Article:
"These [women] wanted a chance to develop a relationship with one maternity care provider who they trusted, and to be seen as a person and not an obstacle, to be involved with decisions about their care, not to feel humiliated or made to feel like a disaster waiting to happened," said Raymond.

"They talked about ambiguous messages where different maternity care providers gave inconsistent advice about eating or exercise, or never mentioned their weight at all so they got the impression it wasn't important."

Dahlen agrees, stating that from her experience, women don't want health professionals tiptoeing around the issue.

"The women said 'we don't want people tiptoeing around it, we want you to tell it as it is, we need to hear the hard facts but then get alongside us and support us."

Women around Australia with a BMI greater than 35 (sometimes more than 40) are referred to a tertiary centre for pregnancy and birth because of the increased risk of gestational diabetes, high blood pressure and surgical care.

Raymond suggests that in these centres "women receive care in a 'high risk' antenatal clinic where their care is often fragmented and they will be seen by a large number of different medical staff".

In these environments, sometimes the emphasis seems to be on managing the medical complications that focus on preventative care.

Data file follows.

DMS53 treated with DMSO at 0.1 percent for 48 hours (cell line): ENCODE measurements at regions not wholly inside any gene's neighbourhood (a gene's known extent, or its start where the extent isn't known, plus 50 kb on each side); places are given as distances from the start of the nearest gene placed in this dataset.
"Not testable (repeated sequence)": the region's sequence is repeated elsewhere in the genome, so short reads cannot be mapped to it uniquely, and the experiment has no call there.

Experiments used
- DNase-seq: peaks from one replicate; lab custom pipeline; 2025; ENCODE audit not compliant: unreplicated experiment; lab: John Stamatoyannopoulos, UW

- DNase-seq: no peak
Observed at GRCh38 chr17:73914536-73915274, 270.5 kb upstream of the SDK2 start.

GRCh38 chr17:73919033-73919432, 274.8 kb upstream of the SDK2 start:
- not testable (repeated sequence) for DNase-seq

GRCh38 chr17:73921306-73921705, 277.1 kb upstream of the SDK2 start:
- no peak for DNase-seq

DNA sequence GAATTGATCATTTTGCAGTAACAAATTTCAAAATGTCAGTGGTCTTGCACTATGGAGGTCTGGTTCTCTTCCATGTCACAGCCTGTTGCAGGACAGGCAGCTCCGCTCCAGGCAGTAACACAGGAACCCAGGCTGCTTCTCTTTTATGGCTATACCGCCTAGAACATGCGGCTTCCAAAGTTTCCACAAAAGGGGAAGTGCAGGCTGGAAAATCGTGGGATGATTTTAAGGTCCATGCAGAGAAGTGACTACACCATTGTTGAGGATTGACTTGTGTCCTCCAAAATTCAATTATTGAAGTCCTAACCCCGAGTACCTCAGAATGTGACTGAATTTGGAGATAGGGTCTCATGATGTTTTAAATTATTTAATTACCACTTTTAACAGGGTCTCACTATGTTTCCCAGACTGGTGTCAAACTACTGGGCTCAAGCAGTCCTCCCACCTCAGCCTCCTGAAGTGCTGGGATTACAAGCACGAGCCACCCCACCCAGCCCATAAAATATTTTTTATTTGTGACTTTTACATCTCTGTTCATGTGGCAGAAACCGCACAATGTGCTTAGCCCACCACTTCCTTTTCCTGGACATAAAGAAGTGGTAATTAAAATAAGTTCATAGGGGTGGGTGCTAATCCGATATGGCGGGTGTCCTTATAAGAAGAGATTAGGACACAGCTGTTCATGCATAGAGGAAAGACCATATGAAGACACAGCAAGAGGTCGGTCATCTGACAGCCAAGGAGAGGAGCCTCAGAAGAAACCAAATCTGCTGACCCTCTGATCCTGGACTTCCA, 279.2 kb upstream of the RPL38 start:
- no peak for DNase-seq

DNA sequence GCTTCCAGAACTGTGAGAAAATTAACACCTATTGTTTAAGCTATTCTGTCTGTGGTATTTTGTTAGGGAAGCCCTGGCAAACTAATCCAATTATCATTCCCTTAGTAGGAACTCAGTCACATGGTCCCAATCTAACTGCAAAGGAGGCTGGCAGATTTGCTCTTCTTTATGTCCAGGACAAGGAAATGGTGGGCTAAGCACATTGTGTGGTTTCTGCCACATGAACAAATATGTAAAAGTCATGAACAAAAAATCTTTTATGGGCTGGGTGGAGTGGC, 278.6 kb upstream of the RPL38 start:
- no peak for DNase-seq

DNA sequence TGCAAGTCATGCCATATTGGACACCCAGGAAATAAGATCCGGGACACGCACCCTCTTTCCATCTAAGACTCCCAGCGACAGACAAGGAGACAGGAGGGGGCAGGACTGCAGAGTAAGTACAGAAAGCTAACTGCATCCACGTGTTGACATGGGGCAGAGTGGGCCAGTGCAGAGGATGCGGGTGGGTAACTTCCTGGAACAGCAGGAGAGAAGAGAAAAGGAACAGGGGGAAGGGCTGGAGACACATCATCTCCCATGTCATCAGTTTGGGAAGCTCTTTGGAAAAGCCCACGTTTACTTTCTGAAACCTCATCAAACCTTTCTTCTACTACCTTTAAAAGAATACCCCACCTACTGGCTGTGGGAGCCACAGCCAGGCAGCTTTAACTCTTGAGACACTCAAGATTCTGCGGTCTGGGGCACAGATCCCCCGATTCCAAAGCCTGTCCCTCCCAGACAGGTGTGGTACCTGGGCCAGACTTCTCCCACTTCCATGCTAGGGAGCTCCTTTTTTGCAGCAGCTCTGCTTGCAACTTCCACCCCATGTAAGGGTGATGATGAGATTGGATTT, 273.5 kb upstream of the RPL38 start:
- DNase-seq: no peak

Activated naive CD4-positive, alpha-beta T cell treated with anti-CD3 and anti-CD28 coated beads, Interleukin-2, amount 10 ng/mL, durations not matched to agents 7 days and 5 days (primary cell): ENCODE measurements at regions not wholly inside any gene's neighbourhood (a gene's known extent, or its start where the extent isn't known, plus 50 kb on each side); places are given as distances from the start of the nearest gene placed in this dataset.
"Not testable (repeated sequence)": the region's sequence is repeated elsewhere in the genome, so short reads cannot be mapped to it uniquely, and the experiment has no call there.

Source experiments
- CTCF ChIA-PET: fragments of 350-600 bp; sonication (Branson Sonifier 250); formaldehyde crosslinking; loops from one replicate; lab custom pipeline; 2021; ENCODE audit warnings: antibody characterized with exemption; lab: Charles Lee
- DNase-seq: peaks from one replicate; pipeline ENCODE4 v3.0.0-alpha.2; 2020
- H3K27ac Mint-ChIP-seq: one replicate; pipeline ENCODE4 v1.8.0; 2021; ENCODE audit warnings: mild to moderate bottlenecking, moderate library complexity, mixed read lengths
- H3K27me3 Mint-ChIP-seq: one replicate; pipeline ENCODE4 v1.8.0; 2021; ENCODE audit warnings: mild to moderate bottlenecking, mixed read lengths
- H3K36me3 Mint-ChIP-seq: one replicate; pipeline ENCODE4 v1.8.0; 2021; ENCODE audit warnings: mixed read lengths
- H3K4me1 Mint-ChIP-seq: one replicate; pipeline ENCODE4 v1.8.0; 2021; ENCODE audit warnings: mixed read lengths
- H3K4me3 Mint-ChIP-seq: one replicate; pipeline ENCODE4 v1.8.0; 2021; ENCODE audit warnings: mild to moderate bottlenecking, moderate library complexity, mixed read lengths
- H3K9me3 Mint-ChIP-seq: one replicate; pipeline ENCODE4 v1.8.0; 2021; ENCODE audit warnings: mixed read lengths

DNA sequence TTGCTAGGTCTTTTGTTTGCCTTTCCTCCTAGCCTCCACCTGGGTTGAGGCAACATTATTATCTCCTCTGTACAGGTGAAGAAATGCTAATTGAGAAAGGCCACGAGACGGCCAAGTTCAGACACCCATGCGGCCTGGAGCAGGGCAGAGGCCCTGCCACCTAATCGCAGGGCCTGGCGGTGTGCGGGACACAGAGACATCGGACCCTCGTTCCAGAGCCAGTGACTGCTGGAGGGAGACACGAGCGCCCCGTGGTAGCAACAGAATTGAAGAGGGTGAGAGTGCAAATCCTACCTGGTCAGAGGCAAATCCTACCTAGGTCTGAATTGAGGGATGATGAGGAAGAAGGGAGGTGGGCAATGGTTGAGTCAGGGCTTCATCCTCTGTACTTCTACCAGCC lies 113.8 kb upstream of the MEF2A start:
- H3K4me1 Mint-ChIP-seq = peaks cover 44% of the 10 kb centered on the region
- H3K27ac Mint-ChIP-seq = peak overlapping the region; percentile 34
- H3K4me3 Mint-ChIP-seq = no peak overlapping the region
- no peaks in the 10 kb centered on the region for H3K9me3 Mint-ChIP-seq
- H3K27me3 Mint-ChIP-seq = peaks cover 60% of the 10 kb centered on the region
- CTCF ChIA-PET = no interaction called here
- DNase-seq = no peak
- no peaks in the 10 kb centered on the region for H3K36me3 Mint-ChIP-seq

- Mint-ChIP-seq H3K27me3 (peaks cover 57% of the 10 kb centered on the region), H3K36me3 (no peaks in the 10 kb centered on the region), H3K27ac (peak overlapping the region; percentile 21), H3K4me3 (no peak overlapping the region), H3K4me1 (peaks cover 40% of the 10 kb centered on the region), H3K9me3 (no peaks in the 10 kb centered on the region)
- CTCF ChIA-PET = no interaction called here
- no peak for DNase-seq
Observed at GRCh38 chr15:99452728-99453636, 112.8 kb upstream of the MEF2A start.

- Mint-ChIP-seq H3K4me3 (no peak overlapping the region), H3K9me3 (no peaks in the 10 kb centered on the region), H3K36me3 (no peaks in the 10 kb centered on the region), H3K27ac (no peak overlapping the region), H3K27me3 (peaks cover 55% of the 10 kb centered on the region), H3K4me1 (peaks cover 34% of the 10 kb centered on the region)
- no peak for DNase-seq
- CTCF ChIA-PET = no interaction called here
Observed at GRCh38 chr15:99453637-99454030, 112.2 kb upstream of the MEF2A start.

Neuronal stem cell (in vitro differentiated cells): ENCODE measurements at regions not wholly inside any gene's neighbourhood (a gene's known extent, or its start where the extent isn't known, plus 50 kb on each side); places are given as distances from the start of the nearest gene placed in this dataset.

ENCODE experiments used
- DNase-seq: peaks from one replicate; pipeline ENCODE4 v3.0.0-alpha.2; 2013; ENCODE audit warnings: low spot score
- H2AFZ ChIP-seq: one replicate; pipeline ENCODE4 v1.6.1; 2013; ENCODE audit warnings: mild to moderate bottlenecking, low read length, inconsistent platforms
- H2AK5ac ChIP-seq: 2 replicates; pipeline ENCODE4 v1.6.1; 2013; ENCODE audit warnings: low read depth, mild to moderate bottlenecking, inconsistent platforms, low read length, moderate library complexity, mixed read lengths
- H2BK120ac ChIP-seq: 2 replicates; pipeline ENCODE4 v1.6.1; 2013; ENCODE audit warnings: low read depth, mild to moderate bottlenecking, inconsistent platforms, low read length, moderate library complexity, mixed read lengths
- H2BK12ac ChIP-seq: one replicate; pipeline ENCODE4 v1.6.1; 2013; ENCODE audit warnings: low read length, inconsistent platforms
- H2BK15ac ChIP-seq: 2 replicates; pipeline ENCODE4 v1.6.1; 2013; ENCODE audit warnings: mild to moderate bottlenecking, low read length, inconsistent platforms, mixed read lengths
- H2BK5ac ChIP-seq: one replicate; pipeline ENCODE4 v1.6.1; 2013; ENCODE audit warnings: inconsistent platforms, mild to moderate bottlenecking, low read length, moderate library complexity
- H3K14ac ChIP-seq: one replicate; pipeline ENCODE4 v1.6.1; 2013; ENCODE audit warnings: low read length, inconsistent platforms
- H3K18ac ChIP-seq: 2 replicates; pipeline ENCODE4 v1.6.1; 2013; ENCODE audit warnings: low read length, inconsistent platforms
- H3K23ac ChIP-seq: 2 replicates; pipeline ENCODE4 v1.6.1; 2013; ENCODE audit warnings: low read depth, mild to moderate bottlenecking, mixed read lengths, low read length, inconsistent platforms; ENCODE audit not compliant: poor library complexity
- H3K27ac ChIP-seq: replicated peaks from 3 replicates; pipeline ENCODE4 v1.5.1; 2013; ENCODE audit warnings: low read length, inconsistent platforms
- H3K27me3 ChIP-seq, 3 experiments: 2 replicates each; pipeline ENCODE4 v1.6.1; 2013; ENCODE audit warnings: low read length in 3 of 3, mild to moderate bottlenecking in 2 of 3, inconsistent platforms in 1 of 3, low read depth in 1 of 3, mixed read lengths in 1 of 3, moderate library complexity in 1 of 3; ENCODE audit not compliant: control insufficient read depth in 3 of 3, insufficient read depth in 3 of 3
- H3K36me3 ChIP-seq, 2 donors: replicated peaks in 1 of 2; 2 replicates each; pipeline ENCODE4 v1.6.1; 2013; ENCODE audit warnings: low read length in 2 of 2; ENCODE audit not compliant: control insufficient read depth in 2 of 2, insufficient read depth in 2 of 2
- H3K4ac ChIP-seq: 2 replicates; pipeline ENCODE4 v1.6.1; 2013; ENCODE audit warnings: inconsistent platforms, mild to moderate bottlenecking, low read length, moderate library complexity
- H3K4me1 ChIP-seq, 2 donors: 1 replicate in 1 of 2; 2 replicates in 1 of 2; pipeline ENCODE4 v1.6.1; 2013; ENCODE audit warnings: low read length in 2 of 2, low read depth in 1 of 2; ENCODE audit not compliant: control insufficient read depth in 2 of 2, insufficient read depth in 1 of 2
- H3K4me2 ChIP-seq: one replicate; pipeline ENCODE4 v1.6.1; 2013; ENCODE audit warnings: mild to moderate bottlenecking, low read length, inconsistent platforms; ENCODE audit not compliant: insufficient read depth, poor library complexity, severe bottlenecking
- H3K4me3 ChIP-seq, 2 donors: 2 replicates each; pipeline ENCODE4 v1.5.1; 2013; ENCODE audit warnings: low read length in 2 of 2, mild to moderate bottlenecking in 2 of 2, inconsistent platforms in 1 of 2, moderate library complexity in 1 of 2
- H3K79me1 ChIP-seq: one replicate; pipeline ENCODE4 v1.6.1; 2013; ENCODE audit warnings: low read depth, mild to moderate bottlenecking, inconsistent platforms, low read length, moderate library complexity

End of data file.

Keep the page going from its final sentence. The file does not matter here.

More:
There are an increasing number of policies being introduced that recommend women above a certain BMI should be transferred to a hospital with specialist care facilities. Regardless of area, what everyone seems to agree on is that models of care need to change in order to successfully care for the needs of this group of women.

Case study: SSWInG

Raymond was involved in the development and implementation of the innovative St George and Sutherland Weight Intervention Group (SSWInG) in the Sydney South East Local Health District.

SSWInG is an integrated model of group antenatal care that provides women who are obese with a one-stop-shop for care throughout their pregnancy - with a particular focus on limiting their weight gain in pregnancy.

"[The program] provides pregnancy care, birth preparation, activity and healthy eating information and social interaction all at the same time," said Raymond.

"Women of the same gestation meet as a group (10-12 women) throughout their pregnancy with the same two midwives. There are eight sessions for each group and each last two hours. An optional drop-in session each week provides an opportunity for extra weigh-ins or chat with the midwives. A new group of women starts every six weeks."